It is generally assumed that there are strong links between conflict, food security and peace. However, the precise underlying causes and channels that determine these links are often not well understood. More research and data are required to generate the evidence base that helps guide both national and international responses.
A report of the Global High-Level Panel on Water and Peace has been launched in Geneva, Switzerland. The report, titled: “A Matter of Survival”, tries to generate extensive international awareness of water resources and their proper management.
The publication gives a brief outline of the integrated approach and the inter-linkages of the different religions; of religion, culture and the environment; and of the environment and socioeconomic dimensions of sustainable development.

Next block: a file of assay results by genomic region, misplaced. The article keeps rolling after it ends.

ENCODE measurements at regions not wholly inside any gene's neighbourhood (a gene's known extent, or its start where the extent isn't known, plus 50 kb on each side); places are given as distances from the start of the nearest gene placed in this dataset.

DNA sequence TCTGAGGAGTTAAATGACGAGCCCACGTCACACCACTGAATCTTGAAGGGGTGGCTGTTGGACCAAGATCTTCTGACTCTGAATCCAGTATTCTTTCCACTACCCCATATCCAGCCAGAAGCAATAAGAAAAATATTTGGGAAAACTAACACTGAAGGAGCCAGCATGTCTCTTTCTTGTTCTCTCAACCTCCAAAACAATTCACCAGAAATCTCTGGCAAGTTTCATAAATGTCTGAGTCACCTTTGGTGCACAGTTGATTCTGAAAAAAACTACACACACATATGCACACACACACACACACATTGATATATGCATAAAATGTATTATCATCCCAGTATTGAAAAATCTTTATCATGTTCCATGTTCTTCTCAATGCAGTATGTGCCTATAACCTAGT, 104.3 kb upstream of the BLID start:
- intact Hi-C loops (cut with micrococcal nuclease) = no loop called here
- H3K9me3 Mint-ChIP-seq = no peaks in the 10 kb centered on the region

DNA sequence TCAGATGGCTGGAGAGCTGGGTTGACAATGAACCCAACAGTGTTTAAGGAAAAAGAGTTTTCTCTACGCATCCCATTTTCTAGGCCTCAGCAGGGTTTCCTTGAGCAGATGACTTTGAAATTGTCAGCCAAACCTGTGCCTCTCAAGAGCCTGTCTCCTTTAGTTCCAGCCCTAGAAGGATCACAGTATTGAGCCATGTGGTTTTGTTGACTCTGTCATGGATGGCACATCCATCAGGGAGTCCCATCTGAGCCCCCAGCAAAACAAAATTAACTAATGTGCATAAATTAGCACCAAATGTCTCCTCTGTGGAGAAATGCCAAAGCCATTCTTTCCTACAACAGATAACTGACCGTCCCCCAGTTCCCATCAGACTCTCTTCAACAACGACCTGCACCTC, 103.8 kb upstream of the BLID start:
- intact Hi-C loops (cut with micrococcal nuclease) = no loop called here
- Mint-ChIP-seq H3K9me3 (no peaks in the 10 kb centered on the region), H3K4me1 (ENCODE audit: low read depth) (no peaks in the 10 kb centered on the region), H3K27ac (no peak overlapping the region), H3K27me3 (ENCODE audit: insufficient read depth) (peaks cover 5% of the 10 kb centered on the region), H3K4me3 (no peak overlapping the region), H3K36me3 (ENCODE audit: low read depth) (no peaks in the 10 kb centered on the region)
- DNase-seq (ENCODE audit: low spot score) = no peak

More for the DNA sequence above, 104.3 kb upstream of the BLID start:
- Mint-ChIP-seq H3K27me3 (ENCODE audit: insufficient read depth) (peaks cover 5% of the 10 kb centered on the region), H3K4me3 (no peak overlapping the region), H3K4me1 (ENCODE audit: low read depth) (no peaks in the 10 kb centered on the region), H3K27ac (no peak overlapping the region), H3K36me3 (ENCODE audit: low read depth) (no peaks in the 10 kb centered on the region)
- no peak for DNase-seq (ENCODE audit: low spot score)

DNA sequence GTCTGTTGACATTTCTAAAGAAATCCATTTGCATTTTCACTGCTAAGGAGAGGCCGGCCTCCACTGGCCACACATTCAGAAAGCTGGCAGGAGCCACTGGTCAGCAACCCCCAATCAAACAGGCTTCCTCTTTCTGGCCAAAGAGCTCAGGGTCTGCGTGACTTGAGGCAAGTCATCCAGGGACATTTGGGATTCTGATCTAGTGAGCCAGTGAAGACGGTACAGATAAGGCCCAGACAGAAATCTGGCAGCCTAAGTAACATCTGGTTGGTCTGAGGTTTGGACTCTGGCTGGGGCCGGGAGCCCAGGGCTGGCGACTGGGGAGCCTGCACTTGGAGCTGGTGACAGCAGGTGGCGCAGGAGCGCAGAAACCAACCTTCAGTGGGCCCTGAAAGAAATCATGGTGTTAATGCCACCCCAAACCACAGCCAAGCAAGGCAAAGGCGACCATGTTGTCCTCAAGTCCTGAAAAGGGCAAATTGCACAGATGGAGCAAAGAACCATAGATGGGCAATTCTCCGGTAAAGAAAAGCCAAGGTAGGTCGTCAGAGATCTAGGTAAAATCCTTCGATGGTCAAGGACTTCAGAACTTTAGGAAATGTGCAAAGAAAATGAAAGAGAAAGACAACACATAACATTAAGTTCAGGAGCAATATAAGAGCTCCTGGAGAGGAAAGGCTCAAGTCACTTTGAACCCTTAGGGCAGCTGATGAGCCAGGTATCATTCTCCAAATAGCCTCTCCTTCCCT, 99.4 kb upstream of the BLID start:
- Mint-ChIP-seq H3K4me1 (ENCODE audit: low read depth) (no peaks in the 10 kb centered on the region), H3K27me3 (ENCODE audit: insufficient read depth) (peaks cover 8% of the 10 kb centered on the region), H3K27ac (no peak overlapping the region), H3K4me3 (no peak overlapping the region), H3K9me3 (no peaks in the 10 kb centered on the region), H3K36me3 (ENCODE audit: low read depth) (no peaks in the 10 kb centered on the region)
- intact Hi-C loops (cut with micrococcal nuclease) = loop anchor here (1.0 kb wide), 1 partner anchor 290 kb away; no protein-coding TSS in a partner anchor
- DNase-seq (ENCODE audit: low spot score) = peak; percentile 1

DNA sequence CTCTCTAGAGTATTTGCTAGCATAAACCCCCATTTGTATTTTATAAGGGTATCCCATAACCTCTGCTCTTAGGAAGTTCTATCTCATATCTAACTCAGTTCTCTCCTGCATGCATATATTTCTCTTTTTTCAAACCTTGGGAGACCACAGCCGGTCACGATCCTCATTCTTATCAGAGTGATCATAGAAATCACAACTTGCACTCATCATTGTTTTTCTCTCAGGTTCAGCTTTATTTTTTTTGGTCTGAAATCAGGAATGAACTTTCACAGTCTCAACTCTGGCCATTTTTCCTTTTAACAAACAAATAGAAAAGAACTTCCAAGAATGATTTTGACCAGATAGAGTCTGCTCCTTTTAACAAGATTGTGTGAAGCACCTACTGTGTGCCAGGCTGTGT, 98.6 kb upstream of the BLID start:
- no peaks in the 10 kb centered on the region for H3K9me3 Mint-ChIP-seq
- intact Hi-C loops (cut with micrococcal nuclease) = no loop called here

A New Climate for Peace: Taking Action on Climate and Fragility Risks, an independent report commissioned by members of the G7, identifies seven compound climate-fragility risks that pose serious threats to the stability of states and societies in the decades ahead.
Within Japan, the atomic bombing of Hiroshima is understood as a national experience that sets the country apart from nations that have been spared such devastation. A special phrase the Japanese use to describe their country is yuitsu hibaku kokka, ‘the only country that has experienced atomic bombing’. This phrase has become a powerful cliché for depicting Japan to a national and international audience.